Saturday, November 15, 2008


I remembered that I heard years ago about software which takes your movie preferences and compares them to many other people's and makes recommendations from it. It's supposedly surprisingly accurate. And I found, which seems to be that. So I'm trying it out.
Apparently I'm a snake.

Edit video file

I have a video file (330MB MPG) which needs 40 seconds cut off the end. And I think it can be smaller without image quality compromise. But it's corrupted somehow, and my QuickTime-based Apple editing apps won't open it (even though it will play in Mplayer). Can somebody help?

Quotes, power

Men are wise in proportion, not to their experience, but to their capacity for experience.
-- James Boswell, Life of Samuel Johnson, 1791

When we are planning for posterity, we ought to remember that virtue is not hereditary.
-- Thomas Paine

We have, I fear, confused power with greatness.
-- Stewart L. Udall, commencement address, Dartmouth College, June 13, 1965

Red articles

Two cool articles, one and two, about RED and its founder.
"I had been thinking about this project for a long time," Jannard says. "As a camera fanatic and a product builder, this was something I seemed destined to do." When businesspeople talk destiny, it can sound like bullshit. But at Oakley, Jannard not only ran the company, he personally shot one of its two TV spots and all of its print ads from 1975 to 1995. He owns more than 1,000 cameras, both still and motion picture, several dating back almost a century. "I have a Bolex, Aaton, Arriflex, Eyemo, Filmo, Mitchell, Photosonic, Beaulieu, Keystone—just about every movie camera you can think of."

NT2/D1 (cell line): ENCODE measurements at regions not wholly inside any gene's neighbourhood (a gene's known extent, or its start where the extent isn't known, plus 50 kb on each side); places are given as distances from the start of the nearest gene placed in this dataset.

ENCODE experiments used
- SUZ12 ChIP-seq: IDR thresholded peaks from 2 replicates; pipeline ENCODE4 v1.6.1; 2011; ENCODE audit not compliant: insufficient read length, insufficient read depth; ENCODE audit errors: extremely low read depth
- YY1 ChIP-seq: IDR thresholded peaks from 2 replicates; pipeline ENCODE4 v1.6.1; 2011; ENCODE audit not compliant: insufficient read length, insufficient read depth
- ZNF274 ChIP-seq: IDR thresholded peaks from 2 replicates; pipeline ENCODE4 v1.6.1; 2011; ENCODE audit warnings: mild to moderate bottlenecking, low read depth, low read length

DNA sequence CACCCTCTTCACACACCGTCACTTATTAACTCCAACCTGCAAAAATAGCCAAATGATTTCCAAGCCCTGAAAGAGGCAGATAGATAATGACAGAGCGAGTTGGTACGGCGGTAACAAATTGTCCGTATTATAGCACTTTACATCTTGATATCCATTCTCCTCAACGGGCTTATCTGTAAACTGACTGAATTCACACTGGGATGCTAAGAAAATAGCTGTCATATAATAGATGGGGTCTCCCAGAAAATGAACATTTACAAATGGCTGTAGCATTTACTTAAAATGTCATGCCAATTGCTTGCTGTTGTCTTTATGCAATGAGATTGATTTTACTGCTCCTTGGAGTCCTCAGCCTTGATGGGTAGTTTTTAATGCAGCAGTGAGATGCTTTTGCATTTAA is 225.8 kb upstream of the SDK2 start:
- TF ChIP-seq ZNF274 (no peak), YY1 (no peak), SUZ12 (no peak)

People like this are interesting, Jannard and Steve Jobs and any number of prominent personalities: who accomplish great things despite, or because, money is a secondary consideration. Or tertiary, or not even considered except as a means to a greater end.

"Even so, traditionalists cling to film's reliability. Film is tangible. Hard drives crash; files get corrupted. "You put film in a can and stick it on a shelf, and it costs $1,000 a year to store," says Stephen Lighthill, who teaches cinematography at the American Film Institute. "With a project that starts as data, you have it on a hard drive, which has to be nursed and upgraded. It's an electronic, mechanical device that can't be left unplugged." Preserving a 4K digital master of a feature film would cost $12,000 a year, according to a report by the Academy of Motion Picture Arts and Sciences."

Whu? A hard disk can't be unplugged? $12,000 a year? That has to be total BS. You back it up on a couple of different media in a couple of different places, and you're done. If you wish, you make a physical master print on film also. Simple.